Sperm harpoons: X-rays reveal all

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  • Published: Sep 1, 2015
  • Author: David Bradley
  • Channels: X-ray Spectrometry
thumbnail image: Sperm harpoons: X-rays reveal all

Fertilisation, the name of the game

The SLLP1 filament viewed along the side with each neighboring monomer coloured alternatively

Sperm may have a secret weapon to use in their battle to fertilise the egg, according to a new X-ray study - they are, it seems, armed with tiny harpoons. Researchers at the University of Virginia School of Medicine have studied a protein, sperm lysozyme-like protein 1, or SLLP1, that is found within the head of the sperm and forms microscopic spikes on the surface. The team suggests that these tiny filaments may help bind sperm to egg thus facilitating fertilisation.

"The filamentous structure of the protein crystals has led to a new hypothesis and that the hunt is on to verify if the filaments actually form at some stage during the fertilization cascade," Herr told SpectroscopyNOW. "Finding the filaments in vivo is needed to validate the new hypothesis."

Details of the work, which is the culmination of 14 years of effort, are published in the journal Andrology and feature on its cover, represents a significant step forward in the fine dissection of the protein architecture of the sperm's acrosomal matrix, an organelle in the sperm head, and suggests a new hypothesis concerning what happens during fertilization. The discovery is the result of a longstanding collaboration between the laboratories of John Herr  and crystallographer Wladek Minor. Herr's team originally discovered the protein SLLP1 in the acrosome that the collaborators have now shown to form these microscopic filaments revealed at 2.15 Å resolution.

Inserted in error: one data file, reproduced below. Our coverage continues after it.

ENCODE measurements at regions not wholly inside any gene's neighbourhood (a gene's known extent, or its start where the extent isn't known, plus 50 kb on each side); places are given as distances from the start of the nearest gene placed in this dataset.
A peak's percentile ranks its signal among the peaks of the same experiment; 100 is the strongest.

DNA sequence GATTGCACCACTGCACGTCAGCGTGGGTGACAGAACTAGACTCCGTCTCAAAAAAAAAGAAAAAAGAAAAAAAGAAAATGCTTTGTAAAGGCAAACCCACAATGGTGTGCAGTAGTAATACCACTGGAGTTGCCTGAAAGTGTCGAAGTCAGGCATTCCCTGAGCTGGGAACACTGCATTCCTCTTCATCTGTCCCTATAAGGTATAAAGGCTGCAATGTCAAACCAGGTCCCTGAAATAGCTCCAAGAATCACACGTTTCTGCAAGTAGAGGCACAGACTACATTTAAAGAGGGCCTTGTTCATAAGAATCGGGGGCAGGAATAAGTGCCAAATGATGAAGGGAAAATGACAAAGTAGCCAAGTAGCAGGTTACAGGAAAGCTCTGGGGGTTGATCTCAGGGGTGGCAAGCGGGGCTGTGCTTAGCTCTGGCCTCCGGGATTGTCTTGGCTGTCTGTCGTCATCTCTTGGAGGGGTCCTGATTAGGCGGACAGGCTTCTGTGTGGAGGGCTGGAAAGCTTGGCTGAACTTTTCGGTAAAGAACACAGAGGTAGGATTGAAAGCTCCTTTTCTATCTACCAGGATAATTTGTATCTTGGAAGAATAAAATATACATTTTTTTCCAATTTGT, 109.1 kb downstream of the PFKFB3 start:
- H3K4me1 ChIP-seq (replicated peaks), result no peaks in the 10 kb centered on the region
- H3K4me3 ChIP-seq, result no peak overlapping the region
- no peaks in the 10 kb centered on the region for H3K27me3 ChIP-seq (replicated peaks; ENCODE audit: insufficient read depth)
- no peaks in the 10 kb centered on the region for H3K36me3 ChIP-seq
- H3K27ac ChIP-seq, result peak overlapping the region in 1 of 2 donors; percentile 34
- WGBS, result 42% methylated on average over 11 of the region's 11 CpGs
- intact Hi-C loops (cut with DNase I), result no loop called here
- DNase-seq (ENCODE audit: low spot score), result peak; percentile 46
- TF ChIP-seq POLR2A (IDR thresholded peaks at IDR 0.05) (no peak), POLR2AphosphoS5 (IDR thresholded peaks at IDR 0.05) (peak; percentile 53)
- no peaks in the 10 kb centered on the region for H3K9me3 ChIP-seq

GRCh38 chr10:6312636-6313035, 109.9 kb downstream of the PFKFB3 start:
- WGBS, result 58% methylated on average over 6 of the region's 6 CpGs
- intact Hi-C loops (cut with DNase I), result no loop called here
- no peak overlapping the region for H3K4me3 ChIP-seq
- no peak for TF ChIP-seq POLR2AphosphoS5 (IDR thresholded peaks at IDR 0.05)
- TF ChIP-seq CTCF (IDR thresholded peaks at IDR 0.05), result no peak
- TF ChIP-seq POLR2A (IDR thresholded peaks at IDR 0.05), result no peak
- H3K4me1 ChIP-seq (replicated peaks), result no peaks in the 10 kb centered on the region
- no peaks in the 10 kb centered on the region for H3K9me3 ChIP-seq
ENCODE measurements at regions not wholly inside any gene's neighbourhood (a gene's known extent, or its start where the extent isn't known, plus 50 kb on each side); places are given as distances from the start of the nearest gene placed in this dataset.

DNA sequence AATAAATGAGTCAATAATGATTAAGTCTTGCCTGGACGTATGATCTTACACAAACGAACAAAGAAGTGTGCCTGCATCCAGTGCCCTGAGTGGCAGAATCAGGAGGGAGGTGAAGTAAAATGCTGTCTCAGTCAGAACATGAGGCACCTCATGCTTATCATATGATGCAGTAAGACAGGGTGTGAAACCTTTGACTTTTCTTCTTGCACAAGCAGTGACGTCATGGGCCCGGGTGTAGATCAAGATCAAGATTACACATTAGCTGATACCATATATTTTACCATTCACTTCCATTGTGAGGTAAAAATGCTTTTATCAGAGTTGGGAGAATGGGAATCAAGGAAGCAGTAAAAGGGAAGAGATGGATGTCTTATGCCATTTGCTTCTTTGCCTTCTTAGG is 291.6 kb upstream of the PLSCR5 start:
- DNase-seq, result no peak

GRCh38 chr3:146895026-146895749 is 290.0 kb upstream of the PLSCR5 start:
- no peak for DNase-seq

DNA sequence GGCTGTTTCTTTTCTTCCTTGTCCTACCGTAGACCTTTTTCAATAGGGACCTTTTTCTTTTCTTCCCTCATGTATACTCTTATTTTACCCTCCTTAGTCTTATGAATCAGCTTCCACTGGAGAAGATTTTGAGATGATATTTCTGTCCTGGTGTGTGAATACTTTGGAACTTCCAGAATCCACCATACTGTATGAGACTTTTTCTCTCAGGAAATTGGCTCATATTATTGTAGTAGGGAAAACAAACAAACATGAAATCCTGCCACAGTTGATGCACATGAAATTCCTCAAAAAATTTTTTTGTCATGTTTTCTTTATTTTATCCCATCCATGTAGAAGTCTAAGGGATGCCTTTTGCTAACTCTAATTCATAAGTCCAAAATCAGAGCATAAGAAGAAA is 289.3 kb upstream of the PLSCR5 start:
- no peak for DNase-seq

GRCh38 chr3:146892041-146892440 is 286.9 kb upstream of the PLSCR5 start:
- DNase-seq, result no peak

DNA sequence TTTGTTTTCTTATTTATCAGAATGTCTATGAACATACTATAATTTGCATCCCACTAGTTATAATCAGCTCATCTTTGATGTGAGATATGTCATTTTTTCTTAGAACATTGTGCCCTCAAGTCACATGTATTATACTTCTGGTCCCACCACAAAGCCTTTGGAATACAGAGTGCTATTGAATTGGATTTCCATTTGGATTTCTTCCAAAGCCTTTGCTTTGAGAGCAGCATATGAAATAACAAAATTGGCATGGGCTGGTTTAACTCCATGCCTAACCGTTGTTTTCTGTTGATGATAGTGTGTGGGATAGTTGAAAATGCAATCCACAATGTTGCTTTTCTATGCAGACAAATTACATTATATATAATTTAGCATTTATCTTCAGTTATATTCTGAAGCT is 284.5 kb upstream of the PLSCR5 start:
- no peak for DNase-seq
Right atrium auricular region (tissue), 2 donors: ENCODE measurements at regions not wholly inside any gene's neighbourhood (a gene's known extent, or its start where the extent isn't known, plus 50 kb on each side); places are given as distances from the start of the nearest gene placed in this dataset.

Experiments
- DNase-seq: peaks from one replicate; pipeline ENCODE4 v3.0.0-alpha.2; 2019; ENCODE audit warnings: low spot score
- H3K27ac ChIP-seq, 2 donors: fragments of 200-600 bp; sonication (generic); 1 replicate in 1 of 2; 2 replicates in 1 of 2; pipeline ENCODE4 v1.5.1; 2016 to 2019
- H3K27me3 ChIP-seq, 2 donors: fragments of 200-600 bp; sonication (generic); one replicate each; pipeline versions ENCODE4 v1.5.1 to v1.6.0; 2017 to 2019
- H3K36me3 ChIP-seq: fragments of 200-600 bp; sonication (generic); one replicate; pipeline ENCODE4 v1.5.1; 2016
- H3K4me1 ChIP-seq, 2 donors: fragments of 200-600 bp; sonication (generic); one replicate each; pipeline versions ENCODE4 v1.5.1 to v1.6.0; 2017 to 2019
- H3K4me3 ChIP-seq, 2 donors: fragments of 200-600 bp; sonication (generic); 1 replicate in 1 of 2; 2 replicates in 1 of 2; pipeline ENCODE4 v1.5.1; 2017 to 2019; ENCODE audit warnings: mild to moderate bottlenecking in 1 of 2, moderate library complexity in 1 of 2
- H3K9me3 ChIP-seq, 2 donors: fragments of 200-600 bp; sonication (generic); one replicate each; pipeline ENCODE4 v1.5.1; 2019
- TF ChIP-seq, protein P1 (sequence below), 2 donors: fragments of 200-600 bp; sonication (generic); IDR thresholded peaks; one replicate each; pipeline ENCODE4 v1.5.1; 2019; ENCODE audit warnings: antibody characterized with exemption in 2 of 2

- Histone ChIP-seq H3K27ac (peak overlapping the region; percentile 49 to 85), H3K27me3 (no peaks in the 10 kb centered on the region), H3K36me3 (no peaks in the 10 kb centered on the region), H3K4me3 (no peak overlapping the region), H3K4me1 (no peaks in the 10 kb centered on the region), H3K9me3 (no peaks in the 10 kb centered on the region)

The team describes the structure as follows: "mSLLP1 monomer adopts a structural fold similar to that of chicken/mouse lysozymes retaining all four canonical disulfide bonds. mSLLP1 is distinct from c-lysozyme by substituting two essential catalytic residues (E35T/D52N), exhibiting different surface charge distribution, and by forming helical filaments approximately 75 Å in diameter with a 25 Å central pore comprised of six monomers per helix turn repeating every 33 Å." The team also modelled the interaction between SLLP1 monomer and its oolemmal receptor SAS1B using protein-protein docking algorithms.

Sperm whaling?

"This finding has really captured our imagination," says Herr. "One of the major proteins that is abundant in the acrosome [in the anterior region of the sperm head] is crystallizing into filaments, and we now postulate they're involved in penetrating the egg - that's the new hypothesis emerging from the finding, which leads to a whole new set of questions and new hypotheses about the very fine structure of molecular events during fertilization." The protein has a high affinity for the oolemmal receptor, SAS1B, the team says.

Heping Zheng, lead author on the paper adds, "This is an important protein, because it's the first crystal structure from a protein within the sperm acrosome. It is also the first structure of a mammalian sperm protein with a specific oocyte-side binding partner characterized. To our knowledge, only nine proteins specifically obtained from mammalian sperm have known structures."

Reproductive mapping

Reproductive biologists, including Herr, can now use this structure to help them map in greater detail the process of fertilisation. "At the very fundamental level, understanding that fine molecular architecture leads me, the biologist, to be able to posit new functions for this family of proteins my lab discovered in the acrosome," Herr explains. The current study involved mouse SLLP1, but the equivalent proteins are present in human sperm too.

Related Links

Androl 2015, online: "Sperm Lysozyme-Like Protein 1 (SLLP1), an intra-acrosomal oolemmal-binding sperm protein, reveals filamentous organization in protein crystal form"

Article by David Bradley

The views represented in this article are solely those of the author and do not necessarily represent those of John Wiley and Sons, Ltd.

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